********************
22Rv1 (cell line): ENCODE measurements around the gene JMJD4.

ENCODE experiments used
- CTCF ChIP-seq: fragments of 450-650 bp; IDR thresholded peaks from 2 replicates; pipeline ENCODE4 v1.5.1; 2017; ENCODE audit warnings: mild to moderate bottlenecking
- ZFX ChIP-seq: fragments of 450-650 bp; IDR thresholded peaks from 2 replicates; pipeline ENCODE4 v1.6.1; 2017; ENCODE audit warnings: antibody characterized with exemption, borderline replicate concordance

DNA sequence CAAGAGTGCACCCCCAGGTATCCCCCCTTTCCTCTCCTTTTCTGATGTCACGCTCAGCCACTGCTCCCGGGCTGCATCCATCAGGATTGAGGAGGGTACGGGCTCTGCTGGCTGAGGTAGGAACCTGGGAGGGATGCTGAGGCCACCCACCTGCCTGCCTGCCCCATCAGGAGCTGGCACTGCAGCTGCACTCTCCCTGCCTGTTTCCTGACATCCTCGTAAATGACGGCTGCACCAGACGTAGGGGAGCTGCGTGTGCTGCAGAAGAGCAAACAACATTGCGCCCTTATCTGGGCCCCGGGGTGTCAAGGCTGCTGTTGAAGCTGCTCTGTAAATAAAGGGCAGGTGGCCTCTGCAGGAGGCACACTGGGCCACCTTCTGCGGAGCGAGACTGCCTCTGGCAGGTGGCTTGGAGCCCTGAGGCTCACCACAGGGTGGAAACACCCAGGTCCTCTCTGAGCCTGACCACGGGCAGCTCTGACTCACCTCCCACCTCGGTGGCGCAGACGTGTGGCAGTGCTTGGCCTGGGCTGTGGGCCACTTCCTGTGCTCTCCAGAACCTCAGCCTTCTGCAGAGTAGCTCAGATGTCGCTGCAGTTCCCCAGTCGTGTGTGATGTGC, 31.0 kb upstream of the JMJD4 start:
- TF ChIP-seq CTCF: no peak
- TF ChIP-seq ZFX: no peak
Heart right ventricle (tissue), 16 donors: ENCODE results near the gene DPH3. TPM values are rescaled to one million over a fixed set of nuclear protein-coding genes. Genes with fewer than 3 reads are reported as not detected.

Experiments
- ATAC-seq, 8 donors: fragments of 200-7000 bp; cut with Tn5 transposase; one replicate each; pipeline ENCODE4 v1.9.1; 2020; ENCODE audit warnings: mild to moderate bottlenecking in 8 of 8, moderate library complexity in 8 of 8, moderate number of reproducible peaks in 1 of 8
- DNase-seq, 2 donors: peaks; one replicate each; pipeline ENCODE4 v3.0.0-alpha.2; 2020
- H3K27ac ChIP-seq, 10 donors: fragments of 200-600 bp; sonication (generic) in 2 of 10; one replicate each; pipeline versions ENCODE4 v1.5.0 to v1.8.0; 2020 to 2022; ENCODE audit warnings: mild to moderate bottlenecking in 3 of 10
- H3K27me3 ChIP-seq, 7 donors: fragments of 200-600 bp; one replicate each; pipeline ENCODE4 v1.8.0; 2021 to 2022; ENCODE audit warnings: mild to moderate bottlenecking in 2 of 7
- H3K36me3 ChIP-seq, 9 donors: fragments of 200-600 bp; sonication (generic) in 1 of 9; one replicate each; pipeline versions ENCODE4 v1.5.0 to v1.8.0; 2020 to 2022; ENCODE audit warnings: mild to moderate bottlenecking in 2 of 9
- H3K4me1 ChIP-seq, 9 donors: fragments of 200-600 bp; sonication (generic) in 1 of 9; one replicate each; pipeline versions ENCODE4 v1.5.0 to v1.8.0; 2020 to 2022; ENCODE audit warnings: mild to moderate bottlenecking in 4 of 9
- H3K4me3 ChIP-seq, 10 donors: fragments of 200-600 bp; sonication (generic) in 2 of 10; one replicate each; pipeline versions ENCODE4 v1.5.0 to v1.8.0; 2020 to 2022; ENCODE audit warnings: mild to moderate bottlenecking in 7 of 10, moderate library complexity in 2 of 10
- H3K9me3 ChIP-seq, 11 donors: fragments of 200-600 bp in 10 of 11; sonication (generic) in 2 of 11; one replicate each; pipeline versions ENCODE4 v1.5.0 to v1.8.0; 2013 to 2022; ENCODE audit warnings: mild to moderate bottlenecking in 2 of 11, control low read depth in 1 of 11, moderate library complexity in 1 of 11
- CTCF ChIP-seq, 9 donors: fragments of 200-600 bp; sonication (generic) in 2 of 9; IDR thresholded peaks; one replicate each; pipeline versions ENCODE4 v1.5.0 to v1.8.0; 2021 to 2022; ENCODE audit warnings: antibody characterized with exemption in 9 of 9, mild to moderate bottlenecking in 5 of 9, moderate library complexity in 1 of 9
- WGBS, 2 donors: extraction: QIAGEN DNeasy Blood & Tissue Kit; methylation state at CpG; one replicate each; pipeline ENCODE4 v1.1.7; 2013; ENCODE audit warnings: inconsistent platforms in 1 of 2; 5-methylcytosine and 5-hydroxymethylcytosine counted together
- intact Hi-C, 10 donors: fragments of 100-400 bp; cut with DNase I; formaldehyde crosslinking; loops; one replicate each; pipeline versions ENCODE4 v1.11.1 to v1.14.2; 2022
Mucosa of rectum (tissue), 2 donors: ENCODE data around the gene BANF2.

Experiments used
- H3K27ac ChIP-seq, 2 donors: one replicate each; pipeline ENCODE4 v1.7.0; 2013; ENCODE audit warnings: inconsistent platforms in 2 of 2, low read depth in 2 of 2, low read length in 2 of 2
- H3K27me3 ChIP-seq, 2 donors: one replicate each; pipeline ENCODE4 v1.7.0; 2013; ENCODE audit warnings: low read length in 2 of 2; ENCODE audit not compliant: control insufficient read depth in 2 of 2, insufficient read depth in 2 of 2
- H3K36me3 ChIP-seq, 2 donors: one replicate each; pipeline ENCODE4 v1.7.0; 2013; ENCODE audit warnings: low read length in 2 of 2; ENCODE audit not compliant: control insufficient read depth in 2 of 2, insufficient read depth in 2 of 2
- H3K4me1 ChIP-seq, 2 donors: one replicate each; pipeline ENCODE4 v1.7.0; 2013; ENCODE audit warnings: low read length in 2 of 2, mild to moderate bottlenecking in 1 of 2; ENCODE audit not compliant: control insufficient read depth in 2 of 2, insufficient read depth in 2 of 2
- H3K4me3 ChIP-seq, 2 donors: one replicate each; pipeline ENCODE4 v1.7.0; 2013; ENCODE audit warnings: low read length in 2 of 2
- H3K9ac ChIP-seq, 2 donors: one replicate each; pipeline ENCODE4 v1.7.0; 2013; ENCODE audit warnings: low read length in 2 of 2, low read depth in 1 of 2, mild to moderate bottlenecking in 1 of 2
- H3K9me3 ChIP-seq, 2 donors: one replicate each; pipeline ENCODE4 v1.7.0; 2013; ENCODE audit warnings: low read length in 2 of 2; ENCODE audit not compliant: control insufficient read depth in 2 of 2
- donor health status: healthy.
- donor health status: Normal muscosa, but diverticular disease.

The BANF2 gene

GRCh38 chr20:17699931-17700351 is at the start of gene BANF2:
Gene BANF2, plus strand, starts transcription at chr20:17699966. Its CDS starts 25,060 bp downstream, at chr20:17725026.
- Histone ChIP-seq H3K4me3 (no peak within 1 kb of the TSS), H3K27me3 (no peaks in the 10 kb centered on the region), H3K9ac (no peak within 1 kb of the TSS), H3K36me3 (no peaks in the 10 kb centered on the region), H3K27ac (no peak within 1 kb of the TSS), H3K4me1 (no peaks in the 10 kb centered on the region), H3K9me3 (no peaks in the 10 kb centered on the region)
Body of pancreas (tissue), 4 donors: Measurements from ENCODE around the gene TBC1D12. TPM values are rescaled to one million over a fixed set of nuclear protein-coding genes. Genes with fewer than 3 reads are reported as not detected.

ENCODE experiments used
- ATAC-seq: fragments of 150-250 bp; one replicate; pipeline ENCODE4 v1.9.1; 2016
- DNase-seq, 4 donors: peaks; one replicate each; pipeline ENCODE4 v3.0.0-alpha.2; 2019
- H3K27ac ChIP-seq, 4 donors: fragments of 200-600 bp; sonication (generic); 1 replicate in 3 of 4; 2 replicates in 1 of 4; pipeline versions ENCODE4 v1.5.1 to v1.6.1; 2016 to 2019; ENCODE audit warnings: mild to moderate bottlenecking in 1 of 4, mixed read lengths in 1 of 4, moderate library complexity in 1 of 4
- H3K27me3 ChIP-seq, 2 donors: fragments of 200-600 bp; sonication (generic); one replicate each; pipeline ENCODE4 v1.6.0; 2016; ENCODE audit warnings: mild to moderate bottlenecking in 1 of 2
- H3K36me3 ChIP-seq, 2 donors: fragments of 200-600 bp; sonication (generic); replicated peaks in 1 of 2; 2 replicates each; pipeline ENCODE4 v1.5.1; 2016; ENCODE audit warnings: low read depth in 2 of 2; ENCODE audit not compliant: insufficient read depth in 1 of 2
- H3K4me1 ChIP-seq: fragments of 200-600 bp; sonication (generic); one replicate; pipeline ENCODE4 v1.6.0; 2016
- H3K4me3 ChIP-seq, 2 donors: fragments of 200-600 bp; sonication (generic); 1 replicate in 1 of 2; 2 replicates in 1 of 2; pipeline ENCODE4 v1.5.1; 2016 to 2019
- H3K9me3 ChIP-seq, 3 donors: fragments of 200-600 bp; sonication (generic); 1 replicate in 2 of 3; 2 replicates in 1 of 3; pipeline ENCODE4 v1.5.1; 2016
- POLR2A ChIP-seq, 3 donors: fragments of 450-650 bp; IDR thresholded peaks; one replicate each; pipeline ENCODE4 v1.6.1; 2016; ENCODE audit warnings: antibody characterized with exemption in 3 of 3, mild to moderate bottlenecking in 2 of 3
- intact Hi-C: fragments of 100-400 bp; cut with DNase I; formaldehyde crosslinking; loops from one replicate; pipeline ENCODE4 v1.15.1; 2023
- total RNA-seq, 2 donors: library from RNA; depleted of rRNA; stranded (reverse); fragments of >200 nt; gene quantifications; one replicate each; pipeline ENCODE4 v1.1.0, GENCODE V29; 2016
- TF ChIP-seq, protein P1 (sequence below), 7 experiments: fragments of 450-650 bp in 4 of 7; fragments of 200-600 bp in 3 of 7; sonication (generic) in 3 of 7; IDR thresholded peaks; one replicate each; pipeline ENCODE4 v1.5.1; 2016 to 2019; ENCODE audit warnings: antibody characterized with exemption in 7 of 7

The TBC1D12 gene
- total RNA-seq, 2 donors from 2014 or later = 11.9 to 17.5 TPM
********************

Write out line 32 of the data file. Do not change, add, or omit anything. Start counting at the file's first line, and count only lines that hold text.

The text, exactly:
The BANF2 gene